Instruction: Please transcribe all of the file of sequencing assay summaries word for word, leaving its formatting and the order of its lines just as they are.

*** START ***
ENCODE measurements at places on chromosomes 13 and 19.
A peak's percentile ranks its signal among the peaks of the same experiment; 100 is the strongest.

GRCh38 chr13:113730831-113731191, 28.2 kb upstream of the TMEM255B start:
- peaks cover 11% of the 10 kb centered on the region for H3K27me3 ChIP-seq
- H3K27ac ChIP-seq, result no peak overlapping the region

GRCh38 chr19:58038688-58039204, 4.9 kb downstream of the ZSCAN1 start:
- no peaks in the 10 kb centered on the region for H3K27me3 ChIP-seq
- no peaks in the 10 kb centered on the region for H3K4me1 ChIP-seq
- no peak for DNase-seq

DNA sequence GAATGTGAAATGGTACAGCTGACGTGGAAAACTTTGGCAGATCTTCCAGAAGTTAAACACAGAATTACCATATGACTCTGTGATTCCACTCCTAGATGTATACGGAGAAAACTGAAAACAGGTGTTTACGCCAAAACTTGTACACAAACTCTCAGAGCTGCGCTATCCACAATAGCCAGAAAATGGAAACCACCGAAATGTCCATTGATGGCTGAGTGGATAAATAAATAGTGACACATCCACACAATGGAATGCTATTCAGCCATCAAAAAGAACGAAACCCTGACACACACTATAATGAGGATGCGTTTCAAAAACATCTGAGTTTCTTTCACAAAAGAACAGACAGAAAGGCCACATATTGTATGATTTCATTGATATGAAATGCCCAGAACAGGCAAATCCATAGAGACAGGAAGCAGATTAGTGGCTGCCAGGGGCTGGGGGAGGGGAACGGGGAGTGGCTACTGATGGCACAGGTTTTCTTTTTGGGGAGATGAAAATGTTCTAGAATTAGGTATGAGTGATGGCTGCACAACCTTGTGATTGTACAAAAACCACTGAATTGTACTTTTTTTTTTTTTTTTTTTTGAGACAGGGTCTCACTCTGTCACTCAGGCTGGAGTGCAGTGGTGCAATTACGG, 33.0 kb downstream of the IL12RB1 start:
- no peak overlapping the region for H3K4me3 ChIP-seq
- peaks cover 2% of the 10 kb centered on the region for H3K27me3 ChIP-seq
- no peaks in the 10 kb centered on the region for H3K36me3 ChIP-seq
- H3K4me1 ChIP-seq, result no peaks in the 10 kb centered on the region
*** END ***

ENCODE measurements at places on chromosomes 13 and 19.
A peak's percentile ranks its signal among the peaks of the same experiment; 100 is the strongest.

GRCh38 chr13:113730831-113731191, 28.2 kb upstream of the TMEM255B start:
- peaks cover 11% of the 10 kb centered on the region for H3K27me3 ChIP-seq
- H3K27ac ChIP-seq, result no peak overlapping the region

GRCh38 chr19:58038688-58039204, 4.9 kb downstream of the ZSCAN1 start:
- no peaks in the 10 kb centered on the region for H3K27me3 ChIP-seq
- no peaks in the 10 kb centered on the region for H3K4me1 ChIP-seq
- no peak for DNase-seq

DNA sequence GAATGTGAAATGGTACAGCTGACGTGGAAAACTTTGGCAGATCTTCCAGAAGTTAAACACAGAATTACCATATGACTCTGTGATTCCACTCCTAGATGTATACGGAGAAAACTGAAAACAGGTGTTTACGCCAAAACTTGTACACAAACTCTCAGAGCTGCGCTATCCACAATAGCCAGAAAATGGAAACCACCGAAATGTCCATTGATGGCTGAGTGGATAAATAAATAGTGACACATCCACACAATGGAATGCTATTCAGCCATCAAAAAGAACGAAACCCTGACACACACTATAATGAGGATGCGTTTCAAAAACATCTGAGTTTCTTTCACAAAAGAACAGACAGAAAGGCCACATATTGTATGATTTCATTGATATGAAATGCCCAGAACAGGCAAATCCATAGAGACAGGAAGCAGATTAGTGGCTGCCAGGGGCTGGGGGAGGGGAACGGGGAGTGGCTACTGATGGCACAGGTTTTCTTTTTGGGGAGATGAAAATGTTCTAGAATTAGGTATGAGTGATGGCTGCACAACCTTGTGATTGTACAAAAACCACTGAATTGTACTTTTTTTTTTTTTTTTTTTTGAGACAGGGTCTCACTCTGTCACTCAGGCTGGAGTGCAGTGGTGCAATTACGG, 33.0 kb downstream of the IL12RB1 start:
- no peak overlapping the region for H3K4me3 ChIP-seq
- peaks cover 2% of the 10 kb centered on the region for H3K27me3 ChIP-seq
- no peaks in the 10 kb centered on the region for H3K36me3 ChIP-seq
- H3K4me1 ChIP-seq, result no peaks in the 10 kb centered on the region